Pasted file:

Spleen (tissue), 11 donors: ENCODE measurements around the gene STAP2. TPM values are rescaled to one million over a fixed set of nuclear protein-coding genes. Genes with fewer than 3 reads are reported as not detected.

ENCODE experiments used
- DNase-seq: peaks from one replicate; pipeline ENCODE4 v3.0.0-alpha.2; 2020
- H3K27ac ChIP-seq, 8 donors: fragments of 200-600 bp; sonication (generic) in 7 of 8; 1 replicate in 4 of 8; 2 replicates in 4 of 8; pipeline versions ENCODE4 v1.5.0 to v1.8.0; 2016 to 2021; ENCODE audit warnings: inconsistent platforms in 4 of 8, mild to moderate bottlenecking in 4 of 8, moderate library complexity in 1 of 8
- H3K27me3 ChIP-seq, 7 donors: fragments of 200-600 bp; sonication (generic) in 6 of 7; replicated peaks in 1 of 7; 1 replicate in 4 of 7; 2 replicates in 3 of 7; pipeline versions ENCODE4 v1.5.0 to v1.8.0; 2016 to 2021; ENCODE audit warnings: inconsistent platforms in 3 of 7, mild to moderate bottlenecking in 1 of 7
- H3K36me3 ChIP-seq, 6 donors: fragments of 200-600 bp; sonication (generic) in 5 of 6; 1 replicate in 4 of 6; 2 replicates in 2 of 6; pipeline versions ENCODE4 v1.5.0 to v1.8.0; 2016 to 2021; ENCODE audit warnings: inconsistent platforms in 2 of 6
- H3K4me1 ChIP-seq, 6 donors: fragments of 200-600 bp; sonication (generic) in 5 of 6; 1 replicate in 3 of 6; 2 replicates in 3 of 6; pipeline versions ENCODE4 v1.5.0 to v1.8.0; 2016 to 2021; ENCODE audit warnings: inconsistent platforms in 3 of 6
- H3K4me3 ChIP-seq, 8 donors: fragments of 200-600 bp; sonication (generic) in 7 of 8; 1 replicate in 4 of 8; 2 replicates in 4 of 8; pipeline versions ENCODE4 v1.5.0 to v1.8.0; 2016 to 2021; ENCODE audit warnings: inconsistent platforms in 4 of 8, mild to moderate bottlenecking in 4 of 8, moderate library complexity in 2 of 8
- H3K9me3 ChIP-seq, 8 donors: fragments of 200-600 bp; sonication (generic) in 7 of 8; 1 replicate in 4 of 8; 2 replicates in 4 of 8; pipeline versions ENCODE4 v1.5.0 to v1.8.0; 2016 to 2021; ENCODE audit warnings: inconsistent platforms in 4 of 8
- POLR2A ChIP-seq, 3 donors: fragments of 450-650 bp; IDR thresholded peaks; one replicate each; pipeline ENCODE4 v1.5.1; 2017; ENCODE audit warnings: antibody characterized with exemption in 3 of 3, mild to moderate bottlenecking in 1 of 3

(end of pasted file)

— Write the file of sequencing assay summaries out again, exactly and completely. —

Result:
Spleen (tissue), 11 donors: ENCODE measurements around the gene STAP2. TPM values are rescaled to one million over a fixed set of nuclear protein-coding genes. Genes with fewer than 3 reads are reported as not detected.

ENCODE experiments used
- DNase-seq: peaks from one replicate; pipeline ENCODE4 v3.0.0-alpha.2; 2020
- H3K27ac ChIP-seq, 8 donors: fragments of 200-600 bp; sonication (generic) in 7 of 8; 1 replicate in 4 of 8; 2 replicates in 4 of 8; pipeline versions ENCODE4 v1.5.0 to v1.8.0; 2016 to 2021; ENCODE audit warnings: inconsistent platforms in 4 of 8, mild to moderate bottlenecking in 4 of 8, moderate library complexity in 1 of 8
- H3K27me3 ChIP-seq, 7 donors: fragments of 200-600 bp; sonication (generic) in 6 of 7; replicated peaks in 1 of 7; 1 replicate in 4 of 7; 2 replicates in 3 of 7; pipeline versions ENCODE4 v1.5.0 to v1.8.0; 2016 to 2021; ENCODE audit warnings: inconsistent platforms in 3 of 7, mild to moderate bottlenecking in 1 of 7
- H3K36me3 ChIP-seq, 6 donors: fragments of 200-600 bp; sonication (generic) in 5 of 6; 1 replicate in 4 of 6; 2 replicates in 2 of 6; pipeline versions ENCODE4 v1.5.0 to v1.8.0; 2016 to 2021; ENCODE audit warnings: inconsistent platforms in 2 of 6
- H3K4me1 ChIP-seq, 6 donors: fragments of 200-600 bp; sonication (generic) in 5 of 6; 1 replicate in 3 of 6; 2 replicates in 3 of 6; pipeline versions ENCODE4 v1.5.0 to v1.8.0; 2016 to 2021; ENCODE audit warnings: inconsistent platforms in 3 of 6
- H3K4me3 ChIP-seq, 8 donors: fragments of 200-600 bp; sonication (generic) in 7 of 8; 1 replicate in 4 of 8; 2 replicates in 4 of 8; pipeline versions ENCODE4 v1.5.0 to v1.8.0; 2016 to 2021; ENCODE audit warnings: inconsistent platforms in 4 of 8, mild to moderate bottlenecking in 4 of 8, moderate library complexity in 2 of 8
- H3K9me3 ChIP-seq, 8 donors: fragments of 200-600 bp; sonication (generic) in 7 of 8; 1 replicate in 4 of 8; 2 replicates in 4 of 8; pipeline versions ENCODE4 v1.5.0 to v1.8.0; 2016 to 2021; ENCODE audit warnings: inconsistent platforms in 4 of 8
- POLR2A ChIP-seq, 3 donors: fragments of 450-650 bp; IDR thresholded peaks; one replicate each; pipeline ENCODE4 v1.5.1; 2017; ENCODE audit warnings: antibody characterized with exemption in 3 of 3, mild to moderate bottlenecking in 1 of 3